21. The Hobbit (Tolkein) Repeat
22. The Catcher in the Rye (J. D. Salinger) Repeat
23. Little Women (Louisa May Alcott) Read
24. The Lovely Bones (Alice Sebold) Want to (waiting at the library for me as we speak!)
25. Life of Pi (Yann Martel) Read
26. The Hitchhiker’s Guide to the Galaxy (Douglas Adams) Again & Again
27. Wuthering Heights (Emily Bronte) Repeat
28. The Lion, the Witch and the Wardrobe (C. S. Lewis) Again & Again
29. East of Eden (John Steinbeck)
30. Tuesdays with Morrie (Mitch Albom) Meh
31. Dune (Frank Herbert) Read
32. The Notebook (Nicholas Sparks)
33. Atlas Shrugged (Ayn Rand) Repeat
34. 1984 (George Orwell) Read
35. The Mists of Avalon (Marion Zimmer Bradley) Again & Again
36. The Pillars of the Earth (Ken Follett) Never Heard Of
37. The Power of One (Bryce Courtenay) Never Heard Of
38. I Know This Much is True (Wally Lamb) Repeat
39. The Red Tent (Anita Diamant) Repeat
40. The Alchemist (Paulo Coelho) Meh
41. The Clan of the Cave Bear (Jean M. Auel) Repeat
42. The Kite Runner (Khaled Hosseini)
43. Confessions of a Shopaholic (Sophie Kinsella) Want to
44. The Five People you Meet in Heaven (Albom)
45. The Bible Need to Read Again & Again!
46. Anna Karenina (Tolstoy) Read
47. The Count of Monte Cristo (Dumas) Want to
48. Angela’s Ashes (Frank McCourt) Read
49. The Grapes of Wrath (John Steinbeck) Meh
50. She’s Come Undone (Wally Lamb) Repeat
51. The Poisonwood Bible (Barbara Kingsolver) Read
52. A Tale of Two Cities (Charles Dickens) Read
53. Ender’s Game (Orson Scott Card) Never Heard of
54. Great Expectations (Dickens)
55. The Great Gatsby (F. Scott Fitzgerald) Repeat
56. The Stone Angel (Margaret Laurence) Never Heard Of
57. Harry Potter and the Chamber of Secrets (Rowling) Again & Again
58. The Thorn Birds (Collen McCullough)
59. The Handmaid’s Tale (Margaret Atwood) Again & Again
60. The Time Traveller’s Wife (Audrey Niffenegger) Never Heard Of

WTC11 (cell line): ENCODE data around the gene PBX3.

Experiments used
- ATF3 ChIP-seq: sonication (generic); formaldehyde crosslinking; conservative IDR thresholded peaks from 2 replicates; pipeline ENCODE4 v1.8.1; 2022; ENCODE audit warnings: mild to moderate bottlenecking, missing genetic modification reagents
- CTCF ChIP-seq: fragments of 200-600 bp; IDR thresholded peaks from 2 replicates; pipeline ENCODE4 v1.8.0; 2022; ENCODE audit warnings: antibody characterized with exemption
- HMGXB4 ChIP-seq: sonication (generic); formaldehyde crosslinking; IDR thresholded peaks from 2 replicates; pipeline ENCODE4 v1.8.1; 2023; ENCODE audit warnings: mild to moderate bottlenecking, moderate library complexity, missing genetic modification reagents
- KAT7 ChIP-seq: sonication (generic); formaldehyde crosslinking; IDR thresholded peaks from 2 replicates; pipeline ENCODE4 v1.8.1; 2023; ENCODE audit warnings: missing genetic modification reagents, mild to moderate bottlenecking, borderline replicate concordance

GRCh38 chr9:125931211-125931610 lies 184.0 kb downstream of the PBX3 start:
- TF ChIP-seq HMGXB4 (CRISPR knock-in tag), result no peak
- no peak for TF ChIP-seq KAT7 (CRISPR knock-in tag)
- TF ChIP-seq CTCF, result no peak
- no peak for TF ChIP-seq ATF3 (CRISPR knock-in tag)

61. Crime and Punishment (Dostoyevsky) Want to
62. The Fountainhead (Ayn Rand) Repeat
63. War and Peace (Tolstoy)
64. Interview with a Vampire (Anne Rice) Repeat
65. Fifth Business (Robertson Davis) Never Heard Of
66. One Hundred Years of Solitude (Gabriel Garcia Marquez) Meh
67. The Sisterhood of the Traveling Pants (Ann Brashares) Read
68. Catch-22 (Joseph Heller) Repeat
69. Les Miserables (Hugo) Started
70. The Little Prince (Antione de Saint-Exupery) Again & Again
71. Bridget Jones’ Diary (Helen Fielding) Repeat
72. Love in the Time of Cholera (Marquez) Started
73. Shogun (James Clavell)
74. The English Patient (Michael Ondaatje)
75. The Secret Garden (Frances Hodgson Burnett) Repeat
76. Tigana (Guy Gavriel Kay) Again & Again
77. A Tree Grows in Brooklyn (Betty Smith) Read
78. The World According to Garp (Irving) Repeat
79. The Diviners (Margaret Laurence) Never Heard Of
80. Charlotte’s Web (E. B. White) Read — and want to again
81. Not Wanted on the Voyage (Timothy Findley) Never Heard Of
82. Of Mice and Men (Steinbeck) Read
83. Rebecca (Daphne DuMaurier) Repeat
84. Wizard’s First Rule (Terry Goodkind) Read
85. Emma (Jane Austen)
86. Watership Down (Richard Adams) Again & Again
87. Brave New World (Aldous Huxley) Repeat
88. The Stone Diaries (Carol Shields) Read
89. Blindness (Jose Saramago) Never Heard Of
90. Kane and Abel (Jeffery Archer) Never Heard Of
91. In the Skin of a Lion (Ondaatje) Never Heard Of
92. Lord of the Flies (William Golding) Repeat
93. The Good Earth (Pearl S. Buck) Read
94. The Secret Life of Bees (Sue Monk Kidd) Meh
95. The Bourne Identity (Robert Ludlum) Read
96. The Outsiders (S. E. Hinton) Read
97. White Oleander (Janet Fitch) Meh
98. A Woman of Substance (Barbara Taylor Bradford) Never Heard Of
99.The Celestine Prophecy (James Redfield)
100. Ulysses (James Joyce) Started

This list seems a little arbitrary to me, a mix of classics and modern “classics”. I wonder how the books got on it. And let’s be honest, a number of these I read in high school, and will probably never read again. My loss. Maybe this list will have me revisiting some.

All Time Favorite on the List: The Little Prince
Close Second: The Lion, The Witch and The Wardrobe
Close Third: The Stand